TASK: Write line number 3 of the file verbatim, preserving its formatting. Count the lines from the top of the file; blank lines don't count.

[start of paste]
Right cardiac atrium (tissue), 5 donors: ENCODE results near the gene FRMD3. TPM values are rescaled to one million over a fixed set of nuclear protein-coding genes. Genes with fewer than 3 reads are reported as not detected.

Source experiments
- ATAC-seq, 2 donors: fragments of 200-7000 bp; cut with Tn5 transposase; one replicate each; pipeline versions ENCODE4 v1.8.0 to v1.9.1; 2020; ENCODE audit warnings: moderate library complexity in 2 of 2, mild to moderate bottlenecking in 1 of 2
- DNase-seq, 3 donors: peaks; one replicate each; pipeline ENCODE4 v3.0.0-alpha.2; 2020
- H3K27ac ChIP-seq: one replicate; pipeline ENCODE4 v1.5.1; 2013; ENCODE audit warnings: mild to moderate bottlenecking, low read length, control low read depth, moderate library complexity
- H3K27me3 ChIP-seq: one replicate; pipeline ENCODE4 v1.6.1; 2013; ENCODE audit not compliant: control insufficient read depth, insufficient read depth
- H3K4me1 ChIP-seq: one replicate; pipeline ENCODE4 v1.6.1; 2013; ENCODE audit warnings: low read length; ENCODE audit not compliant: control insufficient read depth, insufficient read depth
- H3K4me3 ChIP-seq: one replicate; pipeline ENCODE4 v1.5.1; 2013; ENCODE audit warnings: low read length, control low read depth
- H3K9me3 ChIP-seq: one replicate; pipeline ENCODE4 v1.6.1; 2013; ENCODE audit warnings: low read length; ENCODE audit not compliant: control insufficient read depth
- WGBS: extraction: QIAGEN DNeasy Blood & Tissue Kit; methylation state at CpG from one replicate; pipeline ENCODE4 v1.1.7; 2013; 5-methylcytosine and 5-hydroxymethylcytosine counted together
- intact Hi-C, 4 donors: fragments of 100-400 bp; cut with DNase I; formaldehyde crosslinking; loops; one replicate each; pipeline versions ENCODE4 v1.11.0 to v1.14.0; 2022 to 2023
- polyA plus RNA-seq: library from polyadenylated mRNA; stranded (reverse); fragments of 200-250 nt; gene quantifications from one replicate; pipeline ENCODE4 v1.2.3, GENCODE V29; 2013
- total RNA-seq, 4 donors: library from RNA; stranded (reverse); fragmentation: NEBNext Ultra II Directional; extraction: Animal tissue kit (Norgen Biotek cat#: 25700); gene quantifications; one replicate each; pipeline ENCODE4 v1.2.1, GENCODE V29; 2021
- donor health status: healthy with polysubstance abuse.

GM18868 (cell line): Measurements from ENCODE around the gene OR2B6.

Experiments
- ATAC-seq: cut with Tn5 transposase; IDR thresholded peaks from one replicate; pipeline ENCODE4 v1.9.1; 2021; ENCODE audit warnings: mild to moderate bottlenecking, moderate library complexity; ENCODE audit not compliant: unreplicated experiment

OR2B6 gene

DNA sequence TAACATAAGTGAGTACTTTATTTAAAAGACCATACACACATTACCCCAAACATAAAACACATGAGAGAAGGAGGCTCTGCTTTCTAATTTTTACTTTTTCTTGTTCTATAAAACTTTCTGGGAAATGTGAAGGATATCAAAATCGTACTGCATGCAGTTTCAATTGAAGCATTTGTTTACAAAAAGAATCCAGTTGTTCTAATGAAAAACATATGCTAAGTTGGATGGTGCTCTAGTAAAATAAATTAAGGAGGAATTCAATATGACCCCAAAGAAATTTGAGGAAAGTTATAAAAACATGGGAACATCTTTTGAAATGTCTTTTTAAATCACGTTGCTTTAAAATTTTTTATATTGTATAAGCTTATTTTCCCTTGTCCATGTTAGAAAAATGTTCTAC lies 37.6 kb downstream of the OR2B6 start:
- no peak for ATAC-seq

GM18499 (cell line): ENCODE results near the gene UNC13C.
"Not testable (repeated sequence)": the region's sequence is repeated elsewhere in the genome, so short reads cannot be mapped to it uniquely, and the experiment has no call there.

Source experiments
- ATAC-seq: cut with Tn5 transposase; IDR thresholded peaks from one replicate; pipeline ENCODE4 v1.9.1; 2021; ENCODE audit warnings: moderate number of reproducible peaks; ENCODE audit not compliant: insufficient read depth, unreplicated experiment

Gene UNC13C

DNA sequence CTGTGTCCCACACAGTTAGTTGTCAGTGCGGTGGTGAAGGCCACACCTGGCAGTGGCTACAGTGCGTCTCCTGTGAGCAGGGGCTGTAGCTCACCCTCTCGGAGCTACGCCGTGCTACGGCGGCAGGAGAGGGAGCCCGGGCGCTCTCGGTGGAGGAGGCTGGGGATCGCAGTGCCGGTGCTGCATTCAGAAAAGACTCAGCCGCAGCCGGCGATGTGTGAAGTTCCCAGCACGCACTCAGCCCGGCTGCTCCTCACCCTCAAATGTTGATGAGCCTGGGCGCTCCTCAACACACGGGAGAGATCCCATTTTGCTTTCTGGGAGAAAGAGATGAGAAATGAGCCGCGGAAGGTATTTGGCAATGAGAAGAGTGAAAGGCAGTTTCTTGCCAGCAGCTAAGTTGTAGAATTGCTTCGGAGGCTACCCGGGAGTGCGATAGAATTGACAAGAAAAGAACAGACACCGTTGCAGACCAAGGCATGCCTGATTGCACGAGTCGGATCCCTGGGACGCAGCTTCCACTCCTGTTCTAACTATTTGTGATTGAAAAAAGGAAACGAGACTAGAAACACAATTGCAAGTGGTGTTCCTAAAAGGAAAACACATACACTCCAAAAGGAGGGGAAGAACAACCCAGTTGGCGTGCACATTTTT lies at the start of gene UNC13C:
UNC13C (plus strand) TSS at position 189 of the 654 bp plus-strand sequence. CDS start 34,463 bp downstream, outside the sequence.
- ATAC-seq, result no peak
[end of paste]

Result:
- ATAC-seq, 2 donors: fragments of 200-7000 bp; cut with Tn5 transposase; one replicate each; pipeline versions ENCODE4 v1.8.0 to v1.9.1; 2020; ENCODE audit warnings: moderate library complexity in 2 of 2, mild to moderate bottlenecking in 1 of 2